Handicapping Chicago's Olympic Bid

The President sends his better half to make the case for the Windy City, but not everyone agrees it should get the games

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On October 2nd, the International Olympic Committee will convene in Copenhagen to announce its selection for the host city of the 2016 Summer Games. The only American bid among the four finalists is Chicago, which faces strong competition from the Rio de Janeiro, Madrid and Tokyo. On Wednesday, President Obama announced that First Lady Michelle would travel to Copenhagen without him to make the closing argument in behalf of their former hometown. But without a presidential appearance some commentators aren't sure Chicago has a chance, and some would prefer it that way. The Atlantic Wire breaks down the opinions:

  • Lose-Lose The Huffington Post's Esther J. Cepeda ponders Obama's decision by looking at three potential outcomes were he to go to Copenhagen, none of which bodes well for the president's political capital: "The only way he looks good is if Chicago gets it without him there, which is not likely according to at least one guy who oughta know..." She also goes into detail about the bid documentation and cites the opinions of some notable city workers who think Chicago still has a chance, even without the president. Still, the consensus is that "the president not showing up would certainly not bode well for the bid and his presence could make the big difference."
  • Two Birds in One Trip  ESPN writer Tom Farrey says that Obama shouldn't use the health-care reform debate as the excuse to keep him from going to Copenhagen. In fact, he believes that "a Chicago Olympics could do as much to reform health care in this country as anything he's arguing over with Republicans at the moment." His argument: There are few preventative health measures better than athletic activity, and the Olympics would provide an unprecedented opportunity to rally support for local and nationwide sports clubs.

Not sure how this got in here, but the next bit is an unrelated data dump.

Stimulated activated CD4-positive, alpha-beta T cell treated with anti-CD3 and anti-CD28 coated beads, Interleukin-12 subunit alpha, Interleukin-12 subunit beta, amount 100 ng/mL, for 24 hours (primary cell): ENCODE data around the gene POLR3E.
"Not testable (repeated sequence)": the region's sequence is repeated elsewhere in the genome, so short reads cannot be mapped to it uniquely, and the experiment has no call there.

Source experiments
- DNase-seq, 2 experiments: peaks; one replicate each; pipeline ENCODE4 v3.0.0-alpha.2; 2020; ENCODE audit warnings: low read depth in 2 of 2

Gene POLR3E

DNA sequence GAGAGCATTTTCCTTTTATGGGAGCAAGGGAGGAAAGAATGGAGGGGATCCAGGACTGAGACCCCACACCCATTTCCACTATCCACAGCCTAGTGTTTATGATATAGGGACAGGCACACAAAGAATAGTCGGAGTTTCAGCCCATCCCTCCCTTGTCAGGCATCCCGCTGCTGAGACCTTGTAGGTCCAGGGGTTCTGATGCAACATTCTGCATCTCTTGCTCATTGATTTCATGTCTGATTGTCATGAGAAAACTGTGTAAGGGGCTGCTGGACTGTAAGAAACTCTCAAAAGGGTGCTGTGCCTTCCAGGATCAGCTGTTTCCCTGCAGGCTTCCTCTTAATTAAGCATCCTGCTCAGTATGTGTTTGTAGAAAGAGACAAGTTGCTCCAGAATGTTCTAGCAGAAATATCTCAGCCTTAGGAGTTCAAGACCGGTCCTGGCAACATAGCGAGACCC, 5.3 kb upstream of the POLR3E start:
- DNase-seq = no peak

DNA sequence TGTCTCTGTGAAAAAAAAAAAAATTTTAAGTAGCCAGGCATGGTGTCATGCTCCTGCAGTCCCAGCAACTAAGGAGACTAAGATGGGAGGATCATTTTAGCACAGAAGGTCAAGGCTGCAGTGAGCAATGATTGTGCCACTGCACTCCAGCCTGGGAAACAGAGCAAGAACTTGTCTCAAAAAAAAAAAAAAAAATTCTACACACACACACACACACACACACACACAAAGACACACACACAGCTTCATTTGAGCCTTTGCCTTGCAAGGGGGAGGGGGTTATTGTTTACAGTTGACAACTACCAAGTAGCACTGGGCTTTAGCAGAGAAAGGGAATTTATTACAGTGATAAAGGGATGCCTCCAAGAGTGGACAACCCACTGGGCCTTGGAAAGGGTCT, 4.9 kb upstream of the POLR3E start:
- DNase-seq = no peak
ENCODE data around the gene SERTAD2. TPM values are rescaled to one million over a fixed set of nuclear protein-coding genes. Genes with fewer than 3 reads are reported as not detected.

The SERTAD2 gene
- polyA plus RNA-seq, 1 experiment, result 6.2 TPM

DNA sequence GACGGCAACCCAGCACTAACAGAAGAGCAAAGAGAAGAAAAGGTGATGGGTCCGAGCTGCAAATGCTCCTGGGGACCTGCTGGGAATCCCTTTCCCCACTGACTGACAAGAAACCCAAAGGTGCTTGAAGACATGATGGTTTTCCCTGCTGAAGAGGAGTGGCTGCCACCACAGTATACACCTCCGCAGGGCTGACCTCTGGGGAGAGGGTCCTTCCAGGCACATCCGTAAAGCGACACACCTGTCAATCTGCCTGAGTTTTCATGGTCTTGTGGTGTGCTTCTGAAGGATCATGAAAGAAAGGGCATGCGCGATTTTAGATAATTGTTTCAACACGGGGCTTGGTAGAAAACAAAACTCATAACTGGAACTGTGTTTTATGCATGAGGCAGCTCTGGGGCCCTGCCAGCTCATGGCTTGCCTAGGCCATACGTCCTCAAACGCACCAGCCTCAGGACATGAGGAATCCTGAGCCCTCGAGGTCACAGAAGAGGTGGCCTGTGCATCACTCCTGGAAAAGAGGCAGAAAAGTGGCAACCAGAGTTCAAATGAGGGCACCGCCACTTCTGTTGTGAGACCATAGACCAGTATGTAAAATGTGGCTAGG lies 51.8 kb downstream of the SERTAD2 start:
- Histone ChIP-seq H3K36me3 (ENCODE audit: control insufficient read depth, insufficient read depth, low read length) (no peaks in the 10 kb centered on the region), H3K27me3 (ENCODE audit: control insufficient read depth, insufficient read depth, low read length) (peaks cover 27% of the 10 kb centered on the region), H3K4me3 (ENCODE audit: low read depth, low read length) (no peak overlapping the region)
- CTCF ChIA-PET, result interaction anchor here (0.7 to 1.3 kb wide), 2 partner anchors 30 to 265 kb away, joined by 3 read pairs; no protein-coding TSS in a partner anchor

• Split Decision  At the Chicago Sun-Times, Lewis Lazare rounds up three local TV reporters' assessments on their city's chances. Ben Bradley says it could go either way: "If IOC members vote with their hearts, they'll pick Rio. If they vote with their heads, it'll be Chicago." Phil Rodgers favors Brazil's bid, and Jay Levine says it all comes down to whether or not the president will, in fact, make a surprise appearance before the IOC.
  • Shunning Chi-Town  "It’s hard to imagine a more undeserving U.S. city to host the Olympics than Chicago. Forgive me Cubs fans and Windy City residents, but your house is not in order," writes Mindy Belz in World Mag. She bases her scathing assessment on recent revelations of corruption in the Illinois state government and Chicago Mayor Daley's decision to lay off some 400 plus city workers. Offering an even harsher line of criticism against the city and its leaders is Steve Bartin: "In Chicago, prestige is important, but graft is the real king. In Chicago, one of the most corrupt big cities, the Olympics represents, more than anything, a grand chance for a giant heist."
  • Opportunity Knocks  Also at the Sun Times, columnist Mark Brown tries to persuade skeptics why the Games would be so good for Chicago. Downplaying criticisms of "financial risk for taxpayers" and the "creation of another honeypot" he cites the potential for job creation and a future of renewed international tourism once the city has been exposed to the world stage. "I still believe there's great value in bringing the world together peacefully in athletic competition and friendship. And we could have a heckuva good time."
  • Assuming It's Picked... Economics professor Edward Snyder evaluates how previous Olympic spending impacted host cities in the aftermath of the games, both for the better and the worse. "Whether Chicago can realize the long-term potential of the Olympics depends upon the continued engagement of a broad group of citizens and business and government leaders," he concludes.
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